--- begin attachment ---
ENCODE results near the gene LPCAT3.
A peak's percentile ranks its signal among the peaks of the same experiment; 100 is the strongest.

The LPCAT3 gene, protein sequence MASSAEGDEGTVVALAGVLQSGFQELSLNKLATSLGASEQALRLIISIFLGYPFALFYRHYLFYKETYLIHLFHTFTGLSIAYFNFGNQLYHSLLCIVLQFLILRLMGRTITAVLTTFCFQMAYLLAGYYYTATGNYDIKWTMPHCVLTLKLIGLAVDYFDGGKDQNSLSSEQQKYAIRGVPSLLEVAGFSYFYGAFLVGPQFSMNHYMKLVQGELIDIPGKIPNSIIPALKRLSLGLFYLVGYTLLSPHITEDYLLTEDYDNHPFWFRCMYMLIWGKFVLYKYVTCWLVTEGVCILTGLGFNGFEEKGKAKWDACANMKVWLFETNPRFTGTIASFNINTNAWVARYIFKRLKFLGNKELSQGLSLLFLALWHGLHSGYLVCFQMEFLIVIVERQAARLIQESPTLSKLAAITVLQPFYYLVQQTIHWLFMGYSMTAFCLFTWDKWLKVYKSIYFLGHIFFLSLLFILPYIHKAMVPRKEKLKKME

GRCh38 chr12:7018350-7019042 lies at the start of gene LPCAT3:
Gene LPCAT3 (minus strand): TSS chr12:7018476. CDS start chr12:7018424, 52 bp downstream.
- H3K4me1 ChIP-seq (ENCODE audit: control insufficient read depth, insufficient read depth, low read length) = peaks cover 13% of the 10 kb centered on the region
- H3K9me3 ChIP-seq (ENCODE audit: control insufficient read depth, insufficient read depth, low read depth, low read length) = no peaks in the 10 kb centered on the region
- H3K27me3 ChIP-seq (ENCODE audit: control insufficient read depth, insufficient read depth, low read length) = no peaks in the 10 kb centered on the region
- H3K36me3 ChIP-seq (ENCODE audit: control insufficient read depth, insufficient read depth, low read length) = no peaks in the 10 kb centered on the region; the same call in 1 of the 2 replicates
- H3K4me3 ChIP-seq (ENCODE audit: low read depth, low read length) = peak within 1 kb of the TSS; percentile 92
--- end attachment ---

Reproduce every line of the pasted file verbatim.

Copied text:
ENCODE results near the gene LPCAT3.
A peak's percentile ranks its signal among the peaks of the same experiment; 100 is the strongest.

The LPCAT3 gene, protein sequence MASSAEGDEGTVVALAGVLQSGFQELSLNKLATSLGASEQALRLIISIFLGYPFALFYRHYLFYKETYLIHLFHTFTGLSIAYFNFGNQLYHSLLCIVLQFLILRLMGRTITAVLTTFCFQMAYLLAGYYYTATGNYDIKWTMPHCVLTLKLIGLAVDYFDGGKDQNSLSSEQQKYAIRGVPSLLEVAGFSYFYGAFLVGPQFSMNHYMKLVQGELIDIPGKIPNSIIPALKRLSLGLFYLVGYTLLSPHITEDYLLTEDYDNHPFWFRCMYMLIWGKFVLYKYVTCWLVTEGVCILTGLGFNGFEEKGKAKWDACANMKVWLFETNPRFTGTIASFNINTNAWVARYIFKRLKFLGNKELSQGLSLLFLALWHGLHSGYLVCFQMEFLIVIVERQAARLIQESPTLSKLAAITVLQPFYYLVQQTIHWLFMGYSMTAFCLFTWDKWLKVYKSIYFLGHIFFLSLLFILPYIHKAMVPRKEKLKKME

GRCh38 chr12:7018350-7019042 lies at the start of gene LPCAT3:
Gene LPCAT3 (minus strand): TSS chr12:7018476. CDS start chr12:7018424, 52 bp downstream.
- H3K4me1 ChIP-seq (ENCODE audit: control insufficient read depth, insufficient read depth, low read length) = peaks cover 13% of the 10 kb centered on the region
- H3K9me3 ChIP-seq (ENCODE audit: control insufficient read depth, insufficient read depth, low read depth, low read length) = no peaks in the 10 kb centered on the region
- H3K27me3 ChIP-seq (ENCODE audit: control insufficient read depth, insufficient read depth, low read length) = no peaks in the 10 kb centered on the region
- H3K36me3 ChIP-seq (ENCODE audit: control insufficient read depth, insufficient read depth, low read length) = no peaks in the 10 kb centered on the region; the same call in 1 of the 2 replicates
- H3K4me3 ChIP-seq (ENCODE audit: low read depth, low read length) = peak within 1 kb of the TSS; percentile 92